More lawyers specializing in animal law means more and faster changes for dogs, cats and other animals. What an excellent development!
Thanks to the Houston Chronicle for this article.
More U.S. law schools going to the dogs
South Texas joins those with courses that prepare students for animal issues
By SALATHEIA BRYANT
Copyright 2007 Houston Chronicle
With the high-profile dogfighting case involving NFL player Michael Vick, the dog-adoption scandal with Ellen DeGeneres and hotelier Leona Helmsley leaving a $12 million trust fund to her Maltese, more dogs, it seems, are having their day in court.
The South Texas College of Law this week joins a growing number of law schools helping prepare students for such cases by offering a course on animal law as a permanent class. The three-credit course is an elective.
More students want to practice in the area, said South Texas professor Fran Ortiz, who in the fall of 2006 taught animal law as an experimental course.
Ortiz said legal issues can involve veterinarians, dogfighting, animal cruelty, rescue organizations and dog-biting cases.
“This is a complete area of law. It’s not just bits and pieces of other areas of law,” said Ortiz. “It is a recognized area of law that we can teach our students.”
As societal views about pets have changed from just being an animal to being a companion the interest in animal law has emerged into a bona fide field.
Officials point to the growing number of civil and criminal cases involving animals. A handful of states allow pets to be included in domestic restraining orders while others allow trusts to be set up for beloved companion animals.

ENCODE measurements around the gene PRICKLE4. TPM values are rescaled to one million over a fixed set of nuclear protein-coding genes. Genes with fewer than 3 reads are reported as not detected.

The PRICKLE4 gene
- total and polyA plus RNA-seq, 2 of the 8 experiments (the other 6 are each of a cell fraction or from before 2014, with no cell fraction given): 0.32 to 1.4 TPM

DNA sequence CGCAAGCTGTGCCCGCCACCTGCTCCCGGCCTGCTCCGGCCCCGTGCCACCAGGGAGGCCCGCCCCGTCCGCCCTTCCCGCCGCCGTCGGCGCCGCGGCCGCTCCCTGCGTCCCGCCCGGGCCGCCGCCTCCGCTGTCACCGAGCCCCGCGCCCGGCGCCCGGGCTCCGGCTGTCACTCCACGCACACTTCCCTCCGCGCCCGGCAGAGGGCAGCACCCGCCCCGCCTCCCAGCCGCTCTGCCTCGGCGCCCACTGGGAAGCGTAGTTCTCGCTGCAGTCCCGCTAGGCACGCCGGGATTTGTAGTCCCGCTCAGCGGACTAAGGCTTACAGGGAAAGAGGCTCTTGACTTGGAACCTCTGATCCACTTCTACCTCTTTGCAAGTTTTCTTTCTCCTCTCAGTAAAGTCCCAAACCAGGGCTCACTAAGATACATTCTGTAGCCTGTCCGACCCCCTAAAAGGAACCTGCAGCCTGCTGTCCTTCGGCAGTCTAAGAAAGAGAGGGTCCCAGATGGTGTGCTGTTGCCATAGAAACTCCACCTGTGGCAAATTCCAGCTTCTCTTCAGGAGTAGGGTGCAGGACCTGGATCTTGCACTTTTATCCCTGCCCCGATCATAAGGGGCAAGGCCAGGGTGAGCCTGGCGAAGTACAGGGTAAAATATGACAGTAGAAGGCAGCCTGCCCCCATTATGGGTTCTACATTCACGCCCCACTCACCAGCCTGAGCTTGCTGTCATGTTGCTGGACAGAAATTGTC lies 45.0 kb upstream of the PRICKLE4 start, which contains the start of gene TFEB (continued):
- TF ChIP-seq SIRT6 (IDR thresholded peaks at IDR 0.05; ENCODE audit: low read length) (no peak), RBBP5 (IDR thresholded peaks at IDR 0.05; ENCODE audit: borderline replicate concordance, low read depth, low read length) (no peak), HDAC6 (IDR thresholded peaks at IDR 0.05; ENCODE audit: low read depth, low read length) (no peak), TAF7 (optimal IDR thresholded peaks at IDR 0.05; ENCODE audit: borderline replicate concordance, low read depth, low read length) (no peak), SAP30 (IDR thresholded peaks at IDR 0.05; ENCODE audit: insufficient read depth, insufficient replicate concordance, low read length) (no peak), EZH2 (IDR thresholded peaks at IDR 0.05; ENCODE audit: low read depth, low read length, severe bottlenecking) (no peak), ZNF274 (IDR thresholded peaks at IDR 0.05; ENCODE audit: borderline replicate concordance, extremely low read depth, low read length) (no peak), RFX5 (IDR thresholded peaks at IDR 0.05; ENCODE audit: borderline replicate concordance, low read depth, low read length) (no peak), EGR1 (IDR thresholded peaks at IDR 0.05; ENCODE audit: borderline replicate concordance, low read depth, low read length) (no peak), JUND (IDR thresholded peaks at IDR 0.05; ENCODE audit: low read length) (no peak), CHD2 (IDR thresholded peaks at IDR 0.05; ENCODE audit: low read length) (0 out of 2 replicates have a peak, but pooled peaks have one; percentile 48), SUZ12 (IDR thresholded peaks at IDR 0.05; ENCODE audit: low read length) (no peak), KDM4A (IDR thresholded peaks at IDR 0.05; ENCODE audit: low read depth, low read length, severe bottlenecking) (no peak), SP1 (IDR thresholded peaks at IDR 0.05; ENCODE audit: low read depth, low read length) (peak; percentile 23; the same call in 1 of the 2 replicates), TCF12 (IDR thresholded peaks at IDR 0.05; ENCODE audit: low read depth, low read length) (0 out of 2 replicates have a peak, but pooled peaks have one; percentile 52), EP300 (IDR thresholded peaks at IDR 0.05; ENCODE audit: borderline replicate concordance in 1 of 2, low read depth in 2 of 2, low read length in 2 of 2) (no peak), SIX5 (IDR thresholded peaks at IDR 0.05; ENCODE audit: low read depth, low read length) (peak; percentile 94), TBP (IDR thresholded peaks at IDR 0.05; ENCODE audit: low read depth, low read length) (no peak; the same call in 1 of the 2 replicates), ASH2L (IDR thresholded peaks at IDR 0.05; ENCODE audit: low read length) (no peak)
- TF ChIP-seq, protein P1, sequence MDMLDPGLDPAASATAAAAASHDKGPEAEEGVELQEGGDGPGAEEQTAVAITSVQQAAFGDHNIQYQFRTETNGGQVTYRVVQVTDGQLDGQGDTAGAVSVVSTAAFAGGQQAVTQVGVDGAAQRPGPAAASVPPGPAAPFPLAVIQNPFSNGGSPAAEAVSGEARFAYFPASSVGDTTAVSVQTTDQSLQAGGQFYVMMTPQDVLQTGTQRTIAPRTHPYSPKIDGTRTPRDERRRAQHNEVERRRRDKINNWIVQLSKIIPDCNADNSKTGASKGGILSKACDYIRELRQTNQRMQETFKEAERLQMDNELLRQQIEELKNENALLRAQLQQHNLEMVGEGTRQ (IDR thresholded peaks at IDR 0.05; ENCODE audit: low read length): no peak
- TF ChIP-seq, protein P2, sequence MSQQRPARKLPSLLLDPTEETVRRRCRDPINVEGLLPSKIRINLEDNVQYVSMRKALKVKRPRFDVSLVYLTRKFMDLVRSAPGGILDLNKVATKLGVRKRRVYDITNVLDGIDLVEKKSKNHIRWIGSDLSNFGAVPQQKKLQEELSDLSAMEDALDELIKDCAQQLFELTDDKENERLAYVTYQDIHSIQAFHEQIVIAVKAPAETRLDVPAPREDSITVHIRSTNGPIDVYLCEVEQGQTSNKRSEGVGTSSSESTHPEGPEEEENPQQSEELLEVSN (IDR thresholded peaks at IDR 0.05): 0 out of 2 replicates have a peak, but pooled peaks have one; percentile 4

South Texas, which joins universities such as Northwestern, Duke, Emory, DePaul, Georgetown and Harvard in teaching animal law, offers related academic internships at the Harris County District Attorney’s Office and with the city’s Bureau of Animal Regulation and Care.
A growing field
Harris County Assistant District Attorney Belinda Smith, who handles cases involving dogfighting and animal cruelty, said the courses will be helpful training for future lawyers.
She said prosecutors across the country e-mail her for advice on cases involving animals. Smith, who graduated from South Texas in 1996, didn’t have the benefit of animal law courses. Instead, she said she received on-the-job training.
“I had to start from ground zero,” said Smith. “I had nothing. It would have been helpful for me to have a base.”
The Animal Legal Defense Fund reports that, in 2000, about nine law schools offered animal law classes; that number has grown to about 91 today. Student campus chapters have also increased from 12 in 2000 to 110.
The group’s goal is to have a student chapter at each one of the 196 American Bar Association-accredited law schools by 2010.
Pamela Alexander, the organization’s director of animal law programs, said attitudes about such cases have changed in the past decade.
Shift in social values
Today, she said, more large firms want to take on animal cases pro bono and that an animal law conference held this spring at Harvard was sold out.
“This decade, an attorney can go into court and not be laughed at for being an animal lawyer, when 10 years ago they would have been laughed at,” said Alexander, who helps develop programs for law education and legal practices. “It’s gone from the fringe to mainstream.”
The recent headlines reflect the shift in society’s views about animals and how to protect them, officials said.
“We’re at the beginning of the coming of age in animal law,” said Amy Bures Danna, an adjunct professor at the University of Houston Law Center and an attorney who takes some animal cases.
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